Accounts vary as to how excited Hitchcock was about the two leads. Hitchcock's agent, Lew Wasserman, lobbied for them, but apparently they weren't high on Hitchcock's radar. Still, he was familiar with both and he relished the chance to undercut their images, specifically Andrews's, by placing the two as an unmarried couple in bed together in the sexually charged first scene. It's slightly humorous in that deft Hitchcock way, but there isn't much joyous in Andrews's performance. The role seems to call for a firm but skeptical woman who believes she has lost her husband to the global enemy. (He can't tell her of his spy work, after all.) Deciding she'd rather have him than her home country, she sneaks overseas with him, but the film portrays her from this point on as confused, muddied, blank, and ineffectual. First drafts of the script call for Sarah to be the viewpoint character; between the two in this incarnation, Newman is certainly more engaging, and I wouldn't have wanted to see how Andrews would have fared as the lead. But the film is ultimately weaker on a narrative level for switching its point-of-view because the possibilities of Sarah's psychological dislocation prove more intriguing than Michael's scientist-as-spy persona. And once you set weak performances and a weak script against a set with a color palette dominated by shades of gray, it's not difficult to experience the sluggish.

The general lethargy can also be traced back to the score. Torn Curtain was the first Hitchcock film since 1955's The Trouble with Harry that did not have its music written or overseen by Bernard Herrmann. (He advised the aural elements of The Birds, but there was no formal score.) Hitchcock might have begun the film in denial, but by its end he knew what he had on his hands and wanted Herrmann to save the film outright — "If you cannot do this then I am the loser," the director wired to the composer ahead of Herrmann's work. However, Hitchcock had also come to believe the composer was recycling too much of his work and the director and the studio both wanted Herrmann to produce a pop score to fit with the height of pop rock in the mid-1960s. (Horrifically, Universal even wanted a possible musical number for Andrews.) Herrmann agreed, but turned in a traditional score anyway. Fighting ensued; in Hitchcock's version, he fired Herrmann, and in Herrmann's version, he quit. The absence of such a score — pins-and-needles mixed with heavy and sonorous brass — affects the film in exactly the way Hitchcock imagined it would. What was sluggish and needed emergency resuscitation received no such thing.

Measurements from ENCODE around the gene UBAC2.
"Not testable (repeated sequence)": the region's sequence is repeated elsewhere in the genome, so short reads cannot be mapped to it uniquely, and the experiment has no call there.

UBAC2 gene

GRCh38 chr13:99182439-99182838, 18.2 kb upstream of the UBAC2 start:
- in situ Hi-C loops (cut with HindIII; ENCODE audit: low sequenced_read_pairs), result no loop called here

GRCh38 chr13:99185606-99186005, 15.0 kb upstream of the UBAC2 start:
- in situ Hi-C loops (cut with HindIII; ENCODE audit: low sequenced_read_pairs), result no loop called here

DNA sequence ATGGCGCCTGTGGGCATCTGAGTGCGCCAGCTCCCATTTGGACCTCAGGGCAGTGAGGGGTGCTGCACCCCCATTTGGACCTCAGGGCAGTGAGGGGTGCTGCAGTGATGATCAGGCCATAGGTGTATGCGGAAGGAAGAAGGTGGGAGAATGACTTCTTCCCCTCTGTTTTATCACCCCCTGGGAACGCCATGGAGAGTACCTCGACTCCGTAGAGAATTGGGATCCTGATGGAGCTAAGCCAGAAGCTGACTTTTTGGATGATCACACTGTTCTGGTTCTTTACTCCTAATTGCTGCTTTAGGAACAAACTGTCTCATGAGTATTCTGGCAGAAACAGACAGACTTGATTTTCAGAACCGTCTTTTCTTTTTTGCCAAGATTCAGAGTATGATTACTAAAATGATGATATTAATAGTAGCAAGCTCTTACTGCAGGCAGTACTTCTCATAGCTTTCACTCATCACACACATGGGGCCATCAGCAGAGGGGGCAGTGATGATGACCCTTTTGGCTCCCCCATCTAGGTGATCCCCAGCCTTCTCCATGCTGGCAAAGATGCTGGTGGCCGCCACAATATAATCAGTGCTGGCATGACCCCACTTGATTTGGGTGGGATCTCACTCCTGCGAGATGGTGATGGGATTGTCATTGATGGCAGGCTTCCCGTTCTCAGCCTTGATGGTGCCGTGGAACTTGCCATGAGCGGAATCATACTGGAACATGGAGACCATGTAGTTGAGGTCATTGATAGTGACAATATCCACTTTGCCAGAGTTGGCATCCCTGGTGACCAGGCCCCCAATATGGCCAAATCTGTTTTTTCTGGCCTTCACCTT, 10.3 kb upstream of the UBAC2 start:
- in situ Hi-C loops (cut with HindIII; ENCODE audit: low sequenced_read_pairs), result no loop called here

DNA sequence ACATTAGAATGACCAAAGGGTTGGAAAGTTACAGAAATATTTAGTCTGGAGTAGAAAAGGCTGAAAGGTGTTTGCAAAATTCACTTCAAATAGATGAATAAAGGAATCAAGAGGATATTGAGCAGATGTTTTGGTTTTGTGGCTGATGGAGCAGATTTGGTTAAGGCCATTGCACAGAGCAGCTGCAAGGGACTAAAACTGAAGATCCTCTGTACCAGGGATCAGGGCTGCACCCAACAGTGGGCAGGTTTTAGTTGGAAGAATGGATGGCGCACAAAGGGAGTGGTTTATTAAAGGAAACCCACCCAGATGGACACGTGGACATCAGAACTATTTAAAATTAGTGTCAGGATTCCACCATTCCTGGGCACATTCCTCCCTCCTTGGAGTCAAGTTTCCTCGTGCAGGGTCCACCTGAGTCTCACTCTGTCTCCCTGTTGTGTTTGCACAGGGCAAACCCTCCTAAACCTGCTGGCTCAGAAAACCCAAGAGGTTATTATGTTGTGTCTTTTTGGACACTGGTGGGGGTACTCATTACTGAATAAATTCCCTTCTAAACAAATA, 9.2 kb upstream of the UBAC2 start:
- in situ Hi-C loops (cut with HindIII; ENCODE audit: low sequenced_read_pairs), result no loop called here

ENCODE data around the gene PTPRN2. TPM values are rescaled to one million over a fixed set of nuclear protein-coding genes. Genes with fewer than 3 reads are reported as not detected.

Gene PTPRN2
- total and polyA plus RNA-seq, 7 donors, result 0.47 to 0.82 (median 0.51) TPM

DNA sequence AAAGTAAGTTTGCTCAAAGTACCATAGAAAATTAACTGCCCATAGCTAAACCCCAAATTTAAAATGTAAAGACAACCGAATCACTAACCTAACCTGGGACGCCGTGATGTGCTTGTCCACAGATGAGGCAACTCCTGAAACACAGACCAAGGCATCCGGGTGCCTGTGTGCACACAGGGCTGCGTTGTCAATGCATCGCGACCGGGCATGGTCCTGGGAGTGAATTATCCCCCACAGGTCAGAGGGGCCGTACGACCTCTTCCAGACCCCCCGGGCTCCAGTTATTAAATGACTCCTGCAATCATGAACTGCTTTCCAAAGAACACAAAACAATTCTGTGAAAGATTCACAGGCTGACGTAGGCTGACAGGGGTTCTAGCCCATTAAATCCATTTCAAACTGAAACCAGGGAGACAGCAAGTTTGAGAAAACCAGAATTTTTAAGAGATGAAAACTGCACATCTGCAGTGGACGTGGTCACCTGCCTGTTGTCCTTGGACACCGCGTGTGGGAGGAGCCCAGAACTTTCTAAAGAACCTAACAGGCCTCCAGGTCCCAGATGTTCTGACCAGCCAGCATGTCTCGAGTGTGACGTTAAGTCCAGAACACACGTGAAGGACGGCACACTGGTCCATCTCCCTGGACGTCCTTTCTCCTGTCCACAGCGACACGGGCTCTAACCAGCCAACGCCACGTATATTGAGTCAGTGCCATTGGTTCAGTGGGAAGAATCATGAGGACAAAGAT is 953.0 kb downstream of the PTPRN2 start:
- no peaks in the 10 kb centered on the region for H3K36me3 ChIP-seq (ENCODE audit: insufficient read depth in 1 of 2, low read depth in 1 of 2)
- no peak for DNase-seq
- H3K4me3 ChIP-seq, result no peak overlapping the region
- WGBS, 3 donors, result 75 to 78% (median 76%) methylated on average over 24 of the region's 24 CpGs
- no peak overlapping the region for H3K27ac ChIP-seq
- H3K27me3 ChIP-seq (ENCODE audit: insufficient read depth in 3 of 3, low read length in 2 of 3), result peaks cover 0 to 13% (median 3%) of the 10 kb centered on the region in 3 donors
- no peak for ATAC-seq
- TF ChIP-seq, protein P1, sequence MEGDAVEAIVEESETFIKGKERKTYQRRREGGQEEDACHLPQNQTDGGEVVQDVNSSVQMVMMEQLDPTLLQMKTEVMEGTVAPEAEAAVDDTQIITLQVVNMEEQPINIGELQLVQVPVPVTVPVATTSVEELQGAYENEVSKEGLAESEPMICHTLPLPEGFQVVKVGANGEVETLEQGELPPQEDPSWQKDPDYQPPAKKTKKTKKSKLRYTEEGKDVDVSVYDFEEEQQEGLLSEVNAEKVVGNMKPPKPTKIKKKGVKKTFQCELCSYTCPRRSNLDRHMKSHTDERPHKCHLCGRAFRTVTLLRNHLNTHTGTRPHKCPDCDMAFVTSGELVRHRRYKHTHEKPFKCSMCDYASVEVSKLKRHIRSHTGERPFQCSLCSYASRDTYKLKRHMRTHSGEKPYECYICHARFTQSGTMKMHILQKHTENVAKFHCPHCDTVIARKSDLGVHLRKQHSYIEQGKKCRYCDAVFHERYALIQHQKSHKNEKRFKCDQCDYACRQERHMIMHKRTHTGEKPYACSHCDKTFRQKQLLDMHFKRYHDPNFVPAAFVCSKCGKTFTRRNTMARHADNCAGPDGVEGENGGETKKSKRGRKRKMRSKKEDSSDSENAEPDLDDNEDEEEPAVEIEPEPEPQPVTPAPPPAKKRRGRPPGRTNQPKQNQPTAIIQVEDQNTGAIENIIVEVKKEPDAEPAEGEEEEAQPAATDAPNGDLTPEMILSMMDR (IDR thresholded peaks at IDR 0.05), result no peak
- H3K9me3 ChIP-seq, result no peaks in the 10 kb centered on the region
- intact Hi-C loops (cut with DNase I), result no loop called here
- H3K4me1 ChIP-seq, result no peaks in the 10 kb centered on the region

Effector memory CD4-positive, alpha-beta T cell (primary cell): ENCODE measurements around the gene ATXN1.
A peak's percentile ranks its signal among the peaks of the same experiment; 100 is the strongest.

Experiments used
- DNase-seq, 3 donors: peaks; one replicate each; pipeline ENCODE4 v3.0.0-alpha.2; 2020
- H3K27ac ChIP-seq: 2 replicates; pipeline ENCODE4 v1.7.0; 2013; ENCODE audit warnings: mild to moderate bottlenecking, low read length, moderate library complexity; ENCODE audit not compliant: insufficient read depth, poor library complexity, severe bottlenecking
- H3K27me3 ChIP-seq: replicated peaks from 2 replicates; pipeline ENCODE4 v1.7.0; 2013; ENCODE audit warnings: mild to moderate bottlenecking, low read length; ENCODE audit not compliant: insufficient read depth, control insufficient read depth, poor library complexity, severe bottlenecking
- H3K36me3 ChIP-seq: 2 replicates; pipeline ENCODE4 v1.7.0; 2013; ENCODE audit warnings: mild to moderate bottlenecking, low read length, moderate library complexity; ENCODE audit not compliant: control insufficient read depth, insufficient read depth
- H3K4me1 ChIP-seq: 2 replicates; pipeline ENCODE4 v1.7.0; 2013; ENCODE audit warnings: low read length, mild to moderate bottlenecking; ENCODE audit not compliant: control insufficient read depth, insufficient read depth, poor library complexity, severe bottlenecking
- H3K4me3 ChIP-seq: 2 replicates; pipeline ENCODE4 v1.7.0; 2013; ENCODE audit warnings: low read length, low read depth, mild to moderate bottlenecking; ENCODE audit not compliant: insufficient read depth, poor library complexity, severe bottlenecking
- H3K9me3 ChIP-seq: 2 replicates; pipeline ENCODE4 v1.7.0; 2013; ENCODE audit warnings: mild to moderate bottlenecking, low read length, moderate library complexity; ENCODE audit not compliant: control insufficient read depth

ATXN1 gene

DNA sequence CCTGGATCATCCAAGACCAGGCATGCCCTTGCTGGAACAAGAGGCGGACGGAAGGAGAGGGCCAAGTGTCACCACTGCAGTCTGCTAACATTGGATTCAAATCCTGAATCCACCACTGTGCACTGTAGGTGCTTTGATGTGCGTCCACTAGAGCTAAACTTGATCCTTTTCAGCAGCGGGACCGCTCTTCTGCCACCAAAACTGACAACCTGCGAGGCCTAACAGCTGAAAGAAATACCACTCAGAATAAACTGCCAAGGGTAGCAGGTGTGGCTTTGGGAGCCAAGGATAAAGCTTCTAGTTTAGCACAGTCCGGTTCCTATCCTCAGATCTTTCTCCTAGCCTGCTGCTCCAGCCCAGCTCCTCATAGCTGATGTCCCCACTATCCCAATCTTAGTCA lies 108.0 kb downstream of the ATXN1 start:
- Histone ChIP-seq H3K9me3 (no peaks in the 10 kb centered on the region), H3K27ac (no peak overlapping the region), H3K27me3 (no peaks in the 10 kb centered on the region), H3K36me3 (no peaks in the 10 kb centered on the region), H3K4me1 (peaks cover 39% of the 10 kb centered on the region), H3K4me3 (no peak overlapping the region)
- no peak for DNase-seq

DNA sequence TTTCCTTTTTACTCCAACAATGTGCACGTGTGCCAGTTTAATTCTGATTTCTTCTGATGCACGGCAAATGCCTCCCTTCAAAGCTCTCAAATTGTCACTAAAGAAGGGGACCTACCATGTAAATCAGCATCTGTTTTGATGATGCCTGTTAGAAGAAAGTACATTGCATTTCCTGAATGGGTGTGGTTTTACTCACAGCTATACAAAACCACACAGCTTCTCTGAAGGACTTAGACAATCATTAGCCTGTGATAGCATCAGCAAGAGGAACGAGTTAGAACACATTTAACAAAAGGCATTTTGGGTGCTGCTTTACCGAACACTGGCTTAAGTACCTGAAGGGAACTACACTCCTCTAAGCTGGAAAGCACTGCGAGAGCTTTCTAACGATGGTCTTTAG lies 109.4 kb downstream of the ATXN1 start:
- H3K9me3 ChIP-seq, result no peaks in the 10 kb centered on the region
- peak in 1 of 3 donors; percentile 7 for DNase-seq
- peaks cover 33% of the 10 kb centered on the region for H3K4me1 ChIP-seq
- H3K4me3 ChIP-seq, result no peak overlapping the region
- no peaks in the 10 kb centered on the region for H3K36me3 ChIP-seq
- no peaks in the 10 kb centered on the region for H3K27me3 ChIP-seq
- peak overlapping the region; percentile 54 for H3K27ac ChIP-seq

Devotees, particularly myself, are always curious as to why Hitchcock's later films are perplexingly bad. After all, he is one of cinema's giants, with so many masterpieces under his belt that he's secured his place in the pantheon of twentieth century art. Keith Waterhouse, who co-scripted the polishing of the film's first draft, has as sound of a theory as I've ever heard on why Hitchcock's later work suffers. It has to do with numerous miscalculations on the director's part: a strong sense of caution and trepidation previously unfelt in the 1950s; an incapability to new crews and actors; a preoccupation with seemingly irrelevant details; and, finally, a move downward toward satisfying the expectations of a younger audience instead of challenging them as he had done for the previous two decades. A Herrmann score (for example) wouldn't have saved Torn Curtain, but it's indicative the situation Hitchcock was in: he wanted something more contemporary, but was unaware how to pull it off. His reign as the Master was coming to an unfortunate close, and this sort of spy film, which might have worked in a different incarnation thirty years prior, became one of the most mediocre offering from the director, as tense as a limp balloon.


Dave (Goodfelladh) 18 May, 2009  

This one was a disappointment for me as well. In going through the entire Hitchcock filmography, I've noticed that in my opinion his films falter for me when he makes them "too big." By this, I mean that he is masterful in the depiction of the flaws and fears of individuals -- like the insecurities of L.B. Jefferies or the paranoia of Scottie Ferguson. But when he attempts to tackle something like Torn Curtain or Lifeboat, which tackle more obvious more large-scale societal issues (or even for me personally North by Northwest, which is less focused on such personal insecurities), I don't think he fares nearly as well. Fortunately for North by Northwest, it looks so amazing and there is enough comedy to keep me involved. Torn Curtain has no such margin for error.